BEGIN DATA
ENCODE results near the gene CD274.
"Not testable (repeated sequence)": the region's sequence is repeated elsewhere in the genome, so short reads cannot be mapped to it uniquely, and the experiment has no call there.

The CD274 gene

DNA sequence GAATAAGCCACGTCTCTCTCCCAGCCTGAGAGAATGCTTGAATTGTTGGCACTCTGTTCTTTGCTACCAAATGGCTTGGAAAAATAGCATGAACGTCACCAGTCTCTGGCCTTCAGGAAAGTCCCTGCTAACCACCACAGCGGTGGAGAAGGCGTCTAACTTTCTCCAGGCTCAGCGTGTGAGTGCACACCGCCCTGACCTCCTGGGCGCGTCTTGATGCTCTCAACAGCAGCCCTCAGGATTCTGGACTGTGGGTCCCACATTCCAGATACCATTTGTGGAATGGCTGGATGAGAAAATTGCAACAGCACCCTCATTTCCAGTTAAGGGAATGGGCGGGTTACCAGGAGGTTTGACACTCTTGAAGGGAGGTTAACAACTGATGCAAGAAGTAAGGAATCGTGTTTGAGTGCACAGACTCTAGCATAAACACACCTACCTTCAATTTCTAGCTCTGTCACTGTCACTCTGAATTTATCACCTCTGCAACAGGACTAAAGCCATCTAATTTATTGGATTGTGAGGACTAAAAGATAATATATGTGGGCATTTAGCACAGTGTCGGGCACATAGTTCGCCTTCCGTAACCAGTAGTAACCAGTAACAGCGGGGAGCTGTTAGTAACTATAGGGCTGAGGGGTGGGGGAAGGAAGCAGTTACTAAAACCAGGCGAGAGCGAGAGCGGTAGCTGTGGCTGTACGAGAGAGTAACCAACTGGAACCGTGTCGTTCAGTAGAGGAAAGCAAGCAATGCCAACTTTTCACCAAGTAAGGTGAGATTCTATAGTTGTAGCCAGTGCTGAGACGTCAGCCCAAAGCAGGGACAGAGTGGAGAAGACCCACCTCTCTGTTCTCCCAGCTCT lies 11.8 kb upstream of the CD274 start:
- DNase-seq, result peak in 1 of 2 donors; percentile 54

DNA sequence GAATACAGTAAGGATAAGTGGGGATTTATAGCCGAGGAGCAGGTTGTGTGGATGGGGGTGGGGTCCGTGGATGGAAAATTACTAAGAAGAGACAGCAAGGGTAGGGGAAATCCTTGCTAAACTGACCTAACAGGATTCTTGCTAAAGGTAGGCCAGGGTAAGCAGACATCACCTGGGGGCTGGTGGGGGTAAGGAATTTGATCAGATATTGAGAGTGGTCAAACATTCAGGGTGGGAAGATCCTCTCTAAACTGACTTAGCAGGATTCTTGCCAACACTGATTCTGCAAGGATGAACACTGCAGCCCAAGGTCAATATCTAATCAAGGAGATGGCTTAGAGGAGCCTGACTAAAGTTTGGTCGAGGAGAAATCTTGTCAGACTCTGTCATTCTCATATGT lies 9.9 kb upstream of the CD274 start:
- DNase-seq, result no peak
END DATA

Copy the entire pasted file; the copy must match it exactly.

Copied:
ENCODE results near the gene CD274.
"Not testable (repeated sequence)": the region's sequence is repeated elsewhere in the genome, so short reads cannot be mapped to it uniquely, and the experiment has no call there.

The CD274 gene

DNA sequence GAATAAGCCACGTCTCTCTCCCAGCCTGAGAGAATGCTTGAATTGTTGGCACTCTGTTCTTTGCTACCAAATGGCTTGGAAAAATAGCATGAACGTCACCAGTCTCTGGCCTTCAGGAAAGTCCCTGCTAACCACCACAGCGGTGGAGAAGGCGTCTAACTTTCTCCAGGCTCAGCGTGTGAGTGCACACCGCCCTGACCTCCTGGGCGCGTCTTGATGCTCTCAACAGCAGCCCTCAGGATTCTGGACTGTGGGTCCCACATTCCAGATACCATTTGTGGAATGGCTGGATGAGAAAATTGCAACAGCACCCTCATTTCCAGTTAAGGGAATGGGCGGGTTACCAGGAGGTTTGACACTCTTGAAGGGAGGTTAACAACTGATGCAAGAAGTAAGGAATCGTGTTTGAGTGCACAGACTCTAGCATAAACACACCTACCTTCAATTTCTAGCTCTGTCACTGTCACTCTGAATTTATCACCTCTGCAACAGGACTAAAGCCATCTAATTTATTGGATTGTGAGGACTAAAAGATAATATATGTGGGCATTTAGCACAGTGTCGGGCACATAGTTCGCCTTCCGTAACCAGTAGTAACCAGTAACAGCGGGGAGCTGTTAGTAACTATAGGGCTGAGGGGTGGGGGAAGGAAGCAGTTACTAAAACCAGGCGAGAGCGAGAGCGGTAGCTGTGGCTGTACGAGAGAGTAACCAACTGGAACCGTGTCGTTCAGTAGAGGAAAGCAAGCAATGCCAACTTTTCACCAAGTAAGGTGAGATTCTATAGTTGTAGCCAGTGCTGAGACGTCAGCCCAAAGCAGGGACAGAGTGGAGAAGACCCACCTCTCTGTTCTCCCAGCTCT lies 11.8 kb upstream of the CD274 start:
- DNase-seq, result peak in 1 of 2 donors; percentile 54

DNA sequence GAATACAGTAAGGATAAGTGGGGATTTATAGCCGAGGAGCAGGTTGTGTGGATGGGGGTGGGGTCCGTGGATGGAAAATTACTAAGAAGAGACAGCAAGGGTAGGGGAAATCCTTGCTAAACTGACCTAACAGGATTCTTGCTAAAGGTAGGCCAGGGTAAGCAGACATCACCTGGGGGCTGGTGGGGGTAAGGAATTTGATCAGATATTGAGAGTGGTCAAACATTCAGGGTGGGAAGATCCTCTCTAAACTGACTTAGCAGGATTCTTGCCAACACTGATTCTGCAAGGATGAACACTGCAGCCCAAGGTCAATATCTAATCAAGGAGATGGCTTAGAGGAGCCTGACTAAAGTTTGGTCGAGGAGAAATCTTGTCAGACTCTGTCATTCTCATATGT lies 9.9 kb upstream of the CD274 start:
- DNase-seq, result no peak